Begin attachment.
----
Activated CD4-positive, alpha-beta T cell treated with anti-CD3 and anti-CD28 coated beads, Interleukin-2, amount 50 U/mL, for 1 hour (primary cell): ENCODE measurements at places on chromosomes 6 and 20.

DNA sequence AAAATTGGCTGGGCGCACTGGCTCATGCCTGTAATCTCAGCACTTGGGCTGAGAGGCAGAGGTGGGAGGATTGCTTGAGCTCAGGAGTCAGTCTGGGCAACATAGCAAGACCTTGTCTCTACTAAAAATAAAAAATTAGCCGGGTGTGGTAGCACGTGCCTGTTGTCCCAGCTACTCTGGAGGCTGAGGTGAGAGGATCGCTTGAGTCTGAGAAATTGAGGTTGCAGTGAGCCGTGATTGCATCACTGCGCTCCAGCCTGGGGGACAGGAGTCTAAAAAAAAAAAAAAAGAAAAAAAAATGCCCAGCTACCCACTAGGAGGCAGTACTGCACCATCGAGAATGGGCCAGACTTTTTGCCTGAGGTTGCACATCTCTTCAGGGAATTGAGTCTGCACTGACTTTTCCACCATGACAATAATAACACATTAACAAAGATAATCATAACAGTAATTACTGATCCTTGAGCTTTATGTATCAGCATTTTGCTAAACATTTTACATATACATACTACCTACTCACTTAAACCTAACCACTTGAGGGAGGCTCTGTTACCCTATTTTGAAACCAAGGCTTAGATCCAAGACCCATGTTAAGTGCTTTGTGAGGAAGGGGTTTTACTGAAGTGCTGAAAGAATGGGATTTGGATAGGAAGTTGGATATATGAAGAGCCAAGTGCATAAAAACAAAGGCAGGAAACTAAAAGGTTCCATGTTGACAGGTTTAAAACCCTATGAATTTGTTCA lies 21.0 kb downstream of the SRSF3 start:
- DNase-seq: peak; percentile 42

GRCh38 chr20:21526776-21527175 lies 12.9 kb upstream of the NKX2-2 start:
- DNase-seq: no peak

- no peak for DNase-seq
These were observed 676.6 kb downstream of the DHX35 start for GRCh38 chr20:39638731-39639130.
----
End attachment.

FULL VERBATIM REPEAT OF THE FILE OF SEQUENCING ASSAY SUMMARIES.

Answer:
Activated CD4-positive, alpha-beta T cell treated with anti-CD3 and anti-CD28 coated beads, Interleukin-2, amount 50 U/mL, for 1 hour (primary cell): ENCODE measurements at places on chromosomes 6 and 20.

DNA sequence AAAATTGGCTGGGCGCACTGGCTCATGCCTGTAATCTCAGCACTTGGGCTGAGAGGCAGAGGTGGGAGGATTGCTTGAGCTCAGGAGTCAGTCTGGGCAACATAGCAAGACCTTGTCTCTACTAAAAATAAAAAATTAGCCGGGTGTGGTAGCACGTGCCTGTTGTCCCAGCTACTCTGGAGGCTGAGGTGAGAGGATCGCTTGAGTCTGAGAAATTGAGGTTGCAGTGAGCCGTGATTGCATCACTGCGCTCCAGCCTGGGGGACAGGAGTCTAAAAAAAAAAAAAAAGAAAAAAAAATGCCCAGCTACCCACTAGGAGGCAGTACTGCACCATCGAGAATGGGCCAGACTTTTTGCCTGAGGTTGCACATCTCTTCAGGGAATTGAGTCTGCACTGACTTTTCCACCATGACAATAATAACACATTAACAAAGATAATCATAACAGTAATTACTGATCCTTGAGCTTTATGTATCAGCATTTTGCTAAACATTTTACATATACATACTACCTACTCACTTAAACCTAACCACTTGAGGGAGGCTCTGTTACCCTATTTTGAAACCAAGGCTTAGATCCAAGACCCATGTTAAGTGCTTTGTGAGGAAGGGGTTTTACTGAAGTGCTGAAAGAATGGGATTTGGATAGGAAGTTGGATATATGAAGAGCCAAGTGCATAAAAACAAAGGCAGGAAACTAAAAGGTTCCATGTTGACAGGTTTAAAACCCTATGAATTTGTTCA lies 21.0 kb downstream of the SRSF3 start:
- DNase-seq: peak; percentile 42

GRCh38 chr20:21526776-21527175 lies 12.9 kb upstream of the NKX2-2 start:
- DNase-seq: no peak

- no peak for DNase-seq
These were observed 676.6 kb downstream of the DHX35 start for GRCh38 chr20:39638731-39639130.